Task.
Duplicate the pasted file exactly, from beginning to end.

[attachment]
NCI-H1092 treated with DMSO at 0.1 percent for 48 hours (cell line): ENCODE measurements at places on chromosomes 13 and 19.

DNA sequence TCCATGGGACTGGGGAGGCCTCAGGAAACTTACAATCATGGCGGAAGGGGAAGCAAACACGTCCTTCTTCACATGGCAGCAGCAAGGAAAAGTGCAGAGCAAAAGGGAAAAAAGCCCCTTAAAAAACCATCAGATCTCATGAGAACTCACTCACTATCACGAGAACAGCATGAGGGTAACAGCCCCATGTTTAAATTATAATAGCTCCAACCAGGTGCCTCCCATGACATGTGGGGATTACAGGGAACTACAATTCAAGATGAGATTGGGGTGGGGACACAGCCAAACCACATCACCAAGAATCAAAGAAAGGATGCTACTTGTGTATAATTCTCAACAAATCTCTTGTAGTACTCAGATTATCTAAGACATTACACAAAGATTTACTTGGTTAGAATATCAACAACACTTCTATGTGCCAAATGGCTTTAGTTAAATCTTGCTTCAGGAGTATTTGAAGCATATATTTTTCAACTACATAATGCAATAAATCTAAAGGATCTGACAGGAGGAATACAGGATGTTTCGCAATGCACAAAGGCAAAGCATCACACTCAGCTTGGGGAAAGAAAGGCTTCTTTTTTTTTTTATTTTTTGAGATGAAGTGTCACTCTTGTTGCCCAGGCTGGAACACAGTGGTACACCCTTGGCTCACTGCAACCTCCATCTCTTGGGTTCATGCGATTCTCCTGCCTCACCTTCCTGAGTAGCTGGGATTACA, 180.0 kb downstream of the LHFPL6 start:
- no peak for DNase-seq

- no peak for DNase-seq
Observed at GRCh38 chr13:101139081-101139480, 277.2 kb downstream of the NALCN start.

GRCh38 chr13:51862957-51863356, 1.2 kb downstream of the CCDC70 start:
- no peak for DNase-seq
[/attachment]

NCI-H1092 treated with DMSO at 0.1 percent for 48 hours (cell line): ENCODE measurements at places on chromosomes 13 and 19.

DNA sequence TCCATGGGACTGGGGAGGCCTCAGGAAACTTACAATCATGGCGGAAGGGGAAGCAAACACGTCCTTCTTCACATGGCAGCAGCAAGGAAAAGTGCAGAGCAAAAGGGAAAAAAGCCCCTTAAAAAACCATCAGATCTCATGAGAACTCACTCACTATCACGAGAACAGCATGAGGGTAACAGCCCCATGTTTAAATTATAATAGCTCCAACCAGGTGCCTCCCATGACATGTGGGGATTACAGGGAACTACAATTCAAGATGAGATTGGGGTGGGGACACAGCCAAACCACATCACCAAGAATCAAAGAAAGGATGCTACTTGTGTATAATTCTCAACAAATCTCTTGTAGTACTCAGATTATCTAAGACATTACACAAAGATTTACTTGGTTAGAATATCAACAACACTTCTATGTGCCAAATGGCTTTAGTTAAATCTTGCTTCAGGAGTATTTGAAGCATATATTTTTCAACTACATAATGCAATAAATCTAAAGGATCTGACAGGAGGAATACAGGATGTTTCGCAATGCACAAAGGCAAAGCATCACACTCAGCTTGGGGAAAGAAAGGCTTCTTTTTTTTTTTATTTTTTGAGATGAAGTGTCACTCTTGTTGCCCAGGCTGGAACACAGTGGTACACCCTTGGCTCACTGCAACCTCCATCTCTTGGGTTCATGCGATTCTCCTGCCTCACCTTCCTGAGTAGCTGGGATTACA, 180.0 kb downstream of the LHFPL6 start:
- no peak for DNase-seq

- no peak for DNase-seq
Observed at GRCh38 chr13:101139081-101139480, 277.2 kb downstream of the NALCN start.

GRCh38 chr13:51862957-51863356, 1.2 kb downstream of the CCDC70 start:
- no peak for DNase-seq